Stottlemyre: 'We have a plan' for young arms

March 10th, 2021

JUPITER, Fla. -- With the return of a 162-game season, Major League clubs will closely monitor pitchers' innings in 2021 after a truncated '20 slate. The Marlins are certainly no exception, with a projected starting staff in which every pitcher is 25 years old or younger.

During a Zoom call on Tuesday, Miami pitching coach Mel Stottlemyre Jr. noted factors like previous workload and progressions will come into play when determining an individual's plan this season. The Nationals famously shut down All-Star right-hander Stephen Strasburg in 2012, making him unavailable for a playoff run. The Marlins do not want to do that in '21.

"Guys like Sixto [Sánchez], we're going to have to put an inning cap on his workload," Stottlemyre said. "We've sat down and we have a plan for that. I personally feel like it's important that they pitch in the month of September, so you might see some things that we do on a monthly basis to where, you know, they skip a start and try not to do all of that on the back end. The other thing that we don't know is, you know, guys get hurt. Maybe they don't reach their inning totals, because they're not as efficient. So, we have an idea, or we think we know what that looks like, and what those numbers are going to look like at the end. So there is some sort of planning going into it.

"I think it's important they learn how to start and finish games, but we're going to have to be cognizant of a guy like Sixto Sánchez that throws a lot of strikes, and realistically, you could look up and this guy could have 80 pitches and [be] going into the ninth inning. We're going to have to manage that, we're going to have to answer questions from you guys as well, when we go pull him out, so that we can plan for him pitching a full season.

"I don't want to get down to the end where we have two or three guys on any restrictions and we have to hold those horses in the barn, because we're going to need them. So it's a delicate process, and it takes some planning from start to finish. But we need to get out of the gate, we need to let these guys pitch, get their pitches up, let them settle into a routine, and then start to manage as the season goes on."

Here is an innings breakdown of Miami's projected rotation:

2020 (including postseason): 54 2/3
Career high: 197 1/3 (Majors in 2019)

2020 (including postseason): 62 1/3
Career high: 145 1/3 (Minors in 2017)

2020: 25 2/3
Career high: 107 2/3 (Minors in 2016)

2020 (including postseason): 47
Career high: 114 (Minors in 2019)

2020 (including postseason): 29 2/3
Career high: 136 1/3 (Minors in 2019)

Early in camp, Alcantara and López stated that their goal was to reach 200-plus frames this season. How plausible might that be? Alcantara fell 2 2/3 innings below that benchmark during his 2019 All-Star campaign. López, who has been hindered by injuries in the past, has not come close. Regardless, it's no secret it will take more than five starting pitchers to get through the marathon season. That is where Miami's depth will help, with prospects Nick Neidert, Braxton Garrett, Edward Cabrera and Daniel Castano as well as veteran Gio González in the mix.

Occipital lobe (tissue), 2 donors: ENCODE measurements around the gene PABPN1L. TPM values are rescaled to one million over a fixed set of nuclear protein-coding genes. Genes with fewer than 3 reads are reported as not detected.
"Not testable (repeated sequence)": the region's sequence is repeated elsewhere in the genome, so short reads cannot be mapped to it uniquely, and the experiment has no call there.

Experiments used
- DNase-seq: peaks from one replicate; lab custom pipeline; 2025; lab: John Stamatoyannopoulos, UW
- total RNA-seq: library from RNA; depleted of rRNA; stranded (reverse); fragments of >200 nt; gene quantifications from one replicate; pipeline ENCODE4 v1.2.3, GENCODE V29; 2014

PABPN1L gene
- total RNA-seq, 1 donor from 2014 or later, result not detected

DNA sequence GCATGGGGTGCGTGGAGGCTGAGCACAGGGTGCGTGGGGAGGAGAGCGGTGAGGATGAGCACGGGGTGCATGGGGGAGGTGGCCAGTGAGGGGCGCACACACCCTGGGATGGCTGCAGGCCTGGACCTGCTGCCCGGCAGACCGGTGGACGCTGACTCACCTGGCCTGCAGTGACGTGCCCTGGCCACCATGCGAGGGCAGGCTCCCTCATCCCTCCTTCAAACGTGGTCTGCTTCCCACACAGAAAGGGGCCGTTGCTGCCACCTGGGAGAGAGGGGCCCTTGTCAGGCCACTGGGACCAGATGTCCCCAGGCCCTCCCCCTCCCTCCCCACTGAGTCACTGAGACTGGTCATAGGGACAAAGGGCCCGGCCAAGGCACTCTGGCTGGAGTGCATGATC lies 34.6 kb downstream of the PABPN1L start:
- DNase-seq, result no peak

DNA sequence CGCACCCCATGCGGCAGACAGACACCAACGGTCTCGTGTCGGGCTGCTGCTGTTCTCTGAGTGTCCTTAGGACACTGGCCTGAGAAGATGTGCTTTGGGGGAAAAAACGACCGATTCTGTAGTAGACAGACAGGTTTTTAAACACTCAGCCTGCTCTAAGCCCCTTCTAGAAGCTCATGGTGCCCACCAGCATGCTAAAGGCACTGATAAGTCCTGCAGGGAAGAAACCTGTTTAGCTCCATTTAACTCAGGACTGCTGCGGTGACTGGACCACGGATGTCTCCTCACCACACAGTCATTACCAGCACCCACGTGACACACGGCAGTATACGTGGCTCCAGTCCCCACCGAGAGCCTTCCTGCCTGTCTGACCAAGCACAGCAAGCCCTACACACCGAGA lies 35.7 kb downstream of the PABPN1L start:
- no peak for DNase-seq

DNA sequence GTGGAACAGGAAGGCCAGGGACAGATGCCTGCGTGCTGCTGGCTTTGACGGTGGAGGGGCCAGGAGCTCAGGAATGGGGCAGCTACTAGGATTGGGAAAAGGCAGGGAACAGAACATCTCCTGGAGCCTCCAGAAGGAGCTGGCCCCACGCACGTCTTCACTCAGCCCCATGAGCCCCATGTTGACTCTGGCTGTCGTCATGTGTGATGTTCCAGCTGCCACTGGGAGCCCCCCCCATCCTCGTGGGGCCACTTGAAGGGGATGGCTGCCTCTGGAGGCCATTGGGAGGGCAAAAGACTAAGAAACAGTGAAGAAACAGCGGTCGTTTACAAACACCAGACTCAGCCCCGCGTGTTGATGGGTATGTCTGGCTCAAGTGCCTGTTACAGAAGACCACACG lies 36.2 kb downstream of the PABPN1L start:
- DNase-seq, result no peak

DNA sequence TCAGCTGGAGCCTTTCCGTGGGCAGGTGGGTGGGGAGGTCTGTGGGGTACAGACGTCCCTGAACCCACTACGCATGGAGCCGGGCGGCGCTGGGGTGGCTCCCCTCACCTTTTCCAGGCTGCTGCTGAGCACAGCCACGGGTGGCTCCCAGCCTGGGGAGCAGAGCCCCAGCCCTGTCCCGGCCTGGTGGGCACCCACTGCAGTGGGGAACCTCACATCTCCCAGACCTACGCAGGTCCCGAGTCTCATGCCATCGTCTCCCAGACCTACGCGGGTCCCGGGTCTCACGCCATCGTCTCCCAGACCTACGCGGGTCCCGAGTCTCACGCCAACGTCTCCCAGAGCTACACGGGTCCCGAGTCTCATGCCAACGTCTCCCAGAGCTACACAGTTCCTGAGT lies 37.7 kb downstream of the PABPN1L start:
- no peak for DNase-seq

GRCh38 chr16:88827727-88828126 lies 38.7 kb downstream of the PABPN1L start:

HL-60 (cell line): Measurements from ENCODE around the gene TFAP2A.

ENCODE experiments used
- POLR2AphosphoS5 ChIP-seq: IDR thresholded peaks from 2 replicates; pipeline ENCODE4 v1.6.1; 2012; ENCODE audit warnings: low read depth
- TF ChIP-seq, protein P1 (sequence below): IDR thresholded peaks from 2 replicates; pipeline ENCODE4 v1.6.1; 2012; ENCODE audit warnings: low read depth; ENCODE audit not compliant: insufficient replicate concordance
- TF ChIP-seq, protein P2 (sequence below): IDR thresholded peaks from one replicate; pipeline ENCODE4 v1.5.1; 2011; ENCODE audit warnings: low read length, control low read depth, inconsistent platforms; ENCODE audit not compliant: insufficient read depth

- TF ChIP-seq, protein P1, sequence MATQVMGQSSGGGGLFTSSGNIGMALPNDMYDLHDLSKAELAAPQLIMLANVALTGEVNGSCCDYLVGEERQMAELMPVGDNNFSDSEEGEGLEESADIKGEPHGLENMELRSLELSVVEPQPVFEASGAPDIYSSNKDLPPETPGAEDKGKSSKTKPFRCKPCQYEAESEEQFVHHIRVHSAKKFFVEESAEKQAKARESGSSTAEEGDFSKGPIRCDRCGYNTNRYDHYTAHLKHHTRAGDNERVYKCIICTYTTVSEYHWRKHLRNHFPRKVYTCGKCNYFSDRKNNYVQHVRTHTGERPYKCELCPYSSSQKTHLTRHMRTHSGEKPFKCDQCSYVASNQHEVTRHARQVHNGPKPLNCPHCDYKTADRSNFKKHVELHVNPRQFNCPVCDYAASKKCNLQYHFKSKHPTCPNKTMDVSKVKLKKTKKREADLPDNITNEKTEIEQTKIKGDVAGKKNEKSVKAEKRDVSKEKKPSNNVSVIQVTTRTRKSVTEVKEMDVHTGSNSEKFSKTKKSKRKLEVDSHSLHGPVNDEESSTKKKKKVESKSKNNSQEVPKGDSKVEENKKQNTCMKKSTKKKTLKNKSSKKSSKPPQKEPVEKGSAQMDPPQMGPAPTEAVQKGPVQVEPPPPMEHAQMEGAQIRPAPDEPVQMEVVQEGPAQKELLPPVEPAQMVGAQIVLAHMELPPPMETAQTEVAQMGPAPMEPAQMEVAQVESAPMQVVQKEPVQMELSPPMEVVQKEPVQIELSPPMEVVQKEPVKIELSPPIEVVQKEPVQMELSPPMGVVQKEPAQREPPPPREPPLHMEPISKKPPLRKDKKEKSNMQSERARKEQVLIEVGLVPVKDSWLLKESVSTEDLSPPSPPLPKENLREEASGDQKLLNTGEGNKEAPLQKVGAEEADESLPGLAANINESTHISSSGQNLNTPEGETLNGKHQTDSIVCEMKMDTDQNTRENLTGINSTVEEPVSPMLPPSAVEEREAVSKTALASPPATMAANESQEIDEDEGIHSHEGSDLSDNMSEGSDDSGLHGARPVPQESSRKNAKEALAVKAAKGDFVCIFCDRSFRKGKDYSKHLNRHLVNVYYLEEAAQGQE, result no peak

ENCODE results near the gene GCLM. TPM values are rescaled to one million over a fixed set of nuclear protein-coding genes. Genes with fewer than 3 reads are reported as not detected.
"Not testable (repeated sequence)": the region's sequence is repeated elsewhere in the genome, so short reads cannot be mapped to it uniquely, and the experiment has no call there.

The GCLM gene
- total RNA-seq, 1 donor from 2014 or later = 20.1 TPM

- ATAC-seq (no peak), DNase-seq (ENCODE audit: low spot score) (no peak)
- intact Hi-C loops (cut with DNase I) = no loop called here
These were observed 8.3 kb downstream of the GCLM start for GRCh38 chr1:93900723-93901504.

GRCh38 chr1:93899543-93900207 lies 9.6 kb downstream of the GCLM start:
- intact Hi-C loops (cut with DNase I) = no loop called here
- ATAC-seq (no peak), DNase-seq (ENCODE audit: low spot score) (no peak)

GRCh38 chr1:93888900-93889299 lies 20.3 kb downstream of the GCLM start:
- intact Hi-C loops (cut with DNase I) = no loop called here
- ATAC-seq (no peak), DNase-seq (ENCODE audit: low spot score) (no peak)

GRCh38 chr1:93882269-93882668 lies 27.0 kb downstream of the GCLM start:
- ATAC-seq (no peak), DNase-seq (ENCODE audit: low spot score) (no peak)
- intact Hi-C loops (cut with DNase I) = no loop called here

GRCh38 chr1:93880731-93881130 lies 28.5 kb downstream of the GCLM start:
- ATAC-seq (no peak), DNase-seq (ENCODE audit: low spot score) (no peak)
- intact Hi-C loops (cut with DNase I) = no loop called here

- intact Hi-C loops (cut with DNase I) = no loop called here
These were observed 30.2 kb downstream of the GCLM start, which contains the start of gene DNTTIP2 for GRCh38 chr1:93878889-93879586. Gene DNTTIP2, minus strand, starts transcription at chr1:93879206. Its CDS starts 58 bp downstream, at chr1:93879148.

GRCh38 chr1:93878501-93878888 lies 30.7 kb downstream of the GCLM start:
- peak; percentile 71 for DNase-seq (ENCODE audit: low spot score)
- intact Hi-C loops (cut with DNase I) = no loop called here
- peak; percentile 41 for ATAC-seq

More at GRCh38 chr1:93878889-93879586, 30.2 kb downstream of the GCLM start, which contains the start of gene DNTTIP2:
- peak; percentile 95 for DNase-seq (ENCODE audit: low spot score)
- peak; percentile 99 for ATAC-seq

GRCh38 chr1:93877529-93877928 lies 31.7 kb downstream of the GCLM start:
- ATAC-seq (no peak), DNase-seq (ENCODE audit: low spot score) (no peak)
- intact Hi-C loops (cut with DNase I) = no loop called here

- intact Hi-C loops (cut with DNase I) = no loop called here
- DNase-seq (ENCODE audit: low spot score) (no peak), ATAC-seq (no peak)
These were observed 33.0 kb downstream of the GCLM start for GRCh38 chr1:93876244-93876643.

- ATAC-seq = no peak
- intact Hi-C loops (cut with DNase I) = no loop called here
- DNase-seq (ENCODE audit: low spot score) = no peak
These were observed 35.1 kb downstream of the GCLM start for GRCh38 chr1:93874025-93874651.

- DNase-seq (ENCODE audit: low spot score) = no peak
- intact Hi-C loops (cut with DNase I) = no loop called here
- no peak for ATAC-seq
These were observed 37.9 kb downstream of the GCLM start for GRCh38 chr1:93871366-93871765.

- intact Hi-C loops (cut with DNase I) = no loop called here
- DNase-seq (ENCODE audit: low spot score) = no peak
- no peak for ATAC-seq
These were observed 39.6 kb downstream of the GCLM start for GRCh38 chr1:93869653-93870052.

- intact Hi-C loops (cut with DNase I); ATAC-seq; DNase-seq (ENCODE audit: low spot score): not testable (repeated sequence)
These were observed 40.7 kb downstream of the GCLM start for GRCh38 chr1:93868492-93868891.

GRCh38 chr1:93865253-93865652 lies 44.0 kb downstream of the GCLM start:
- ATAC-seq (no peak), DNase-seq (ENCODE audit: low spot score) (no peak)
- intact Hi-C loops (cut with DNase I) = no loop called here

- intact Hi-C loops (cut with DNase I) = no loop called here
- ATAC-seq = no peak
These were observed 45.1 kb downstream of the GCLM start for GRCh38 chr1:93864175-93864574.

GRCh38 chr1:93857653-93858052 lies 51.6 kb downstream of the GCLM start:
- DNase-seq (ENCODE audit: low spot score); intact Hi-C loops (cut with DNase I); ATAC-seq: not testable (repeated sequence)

One potential boost for the organization is the unique approach it took once the COVID-19 pandemic shut down Spring Training last March. In order to keep the young arms going, the Marlins had their starters maintain a routine in between Spring Training and Summer Camp. When it came time for Opening Day in July, Alcantara was able to throw 87 pitches into the seventh inning.

"They were on a five-day rotation as if they were pitching in games, doing their bullpens and facing hitters," Stottlemyre said. "We made sure they did that. We didn't know what was going to come from the pandemic and how baseball was going to handle that. And I really didn't want to take a chance on those guys getting shut down. While it wasn't against another color uniform, they stayed on turn and they were in a routine. So we go back and when we look at that, we can count some innings there."

Here are more highlights from Stottlemyre's 22-minute Zoom call with media:

On 2020 Draft class of pitchers, including MLB Pipeline's No. 28 prospect Max Meyer

"All those guys have some great stuff. I think our scouting department did a wonderful job in evaluating those guys. How quick they come I don't know. It's going to be up to the players."

On the new-look bullpen

"Most of those guys are veteran guys [who] have been around and got some history. Most of them throw strikes, something we've really struggled to do in our bullpen. If you look at it, there's not a ton of swing and miss. But they are guys that come at you and they kind of know who they are. And we really deepened the depth of our bullpen. On nights that maybe Anthony Bass isn't going to close out a game, we feel pretty confident in knowing that Yimi [García] can step up and do it."

On Jorge Alfaro's offseason work

"I'm very pleased with Jorge stepping up, and you know, admitting it. That's hard to do, being a young player and realizing you have some things to overcome. We spent a lot of time in the offseason with [catching coach Eddy Rodriguez] and Jorge once a week, with Zoom calls and just really going over the strengths of our pitching staff and trying to get to a point where we can understand the weapons that these guys have. And creating a routine and a preparation and doing his work on each one of his guys, so that we can make good choices in-game. The other part of that is getting in the game in between the lines and seeing things, and being that leader, being that quarterback and earning those pitchers' trust. That takes time. So we've given him some good feedback, some direction."